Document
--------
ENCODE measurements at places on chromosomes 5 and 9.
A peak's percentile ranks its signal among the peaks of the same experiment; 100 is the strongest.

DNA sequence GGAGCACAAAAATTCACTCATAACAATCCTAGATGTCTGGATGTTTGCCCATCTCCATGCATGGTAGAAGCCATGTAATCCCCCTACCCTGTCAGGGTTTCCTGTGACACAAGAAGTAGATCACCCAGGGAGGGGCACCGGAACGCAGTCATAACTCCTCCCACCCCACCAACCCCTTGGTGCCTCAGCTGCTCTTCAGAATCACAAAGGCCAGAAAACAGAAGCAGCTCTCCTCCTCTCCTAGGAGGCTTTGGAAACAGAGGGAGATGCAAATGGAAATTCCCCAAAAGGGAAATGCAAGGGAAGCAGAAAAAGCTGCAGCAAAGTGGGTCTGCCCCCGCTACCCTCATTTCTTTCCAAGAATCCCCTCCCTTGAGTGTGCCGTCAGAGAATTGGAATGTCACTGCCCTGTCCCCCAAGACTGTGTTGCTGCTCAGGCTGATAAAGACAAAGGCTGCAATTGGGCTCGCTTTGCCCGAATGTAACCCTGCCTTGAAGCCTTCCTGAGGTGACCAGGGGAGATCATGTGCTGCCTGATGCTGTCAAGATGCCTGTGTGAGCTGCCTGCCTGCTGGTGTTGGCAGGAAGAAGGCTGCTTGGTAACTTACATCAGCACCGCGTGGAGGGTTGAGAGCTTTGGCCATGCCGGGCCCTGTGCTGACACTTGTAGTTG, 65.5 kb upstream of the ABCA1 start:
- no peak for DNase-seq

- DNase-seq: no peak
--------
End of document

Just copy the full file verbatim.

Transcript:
ENCODE measurements at places on chromosomes 5 and 9.
A peak's percentile ranks its signal among the peaks of the same experiment; 100 is the strongest.

DNA sequence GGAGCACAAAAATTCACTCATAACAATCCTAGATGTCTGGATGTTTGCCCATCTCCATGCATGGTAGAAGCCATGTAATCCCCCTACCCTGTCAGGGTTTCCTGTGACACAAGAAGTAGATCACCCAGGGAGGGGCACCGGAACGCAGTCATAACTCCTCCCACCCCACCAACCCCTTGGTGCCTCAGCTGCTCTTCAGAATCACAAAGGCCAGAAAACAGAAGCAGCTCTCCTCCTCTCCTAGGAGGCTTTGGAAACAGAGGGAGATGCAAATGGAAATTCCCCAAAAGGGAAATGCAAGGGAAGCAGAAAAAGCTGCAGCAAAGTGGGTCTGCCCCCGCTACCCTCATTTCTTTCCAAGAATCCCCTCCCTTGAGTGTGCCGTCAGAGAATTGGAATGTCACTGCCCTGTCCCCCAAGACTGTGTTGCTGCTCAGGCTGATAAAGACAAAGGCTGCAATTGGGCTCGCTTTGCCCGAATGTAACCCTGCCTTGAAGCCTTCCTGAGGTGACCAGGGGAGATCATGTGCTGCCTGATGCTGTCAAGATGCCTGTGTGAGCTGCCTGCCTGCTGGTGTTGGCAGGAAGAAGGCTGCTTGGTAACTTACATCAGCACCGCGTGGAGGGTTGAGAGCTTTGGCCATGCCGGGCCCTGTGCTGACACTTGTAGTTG, 65.5 kb upstream of the ABCA1 start:
- no peak for DNase-seq

- DNase-seq: no peak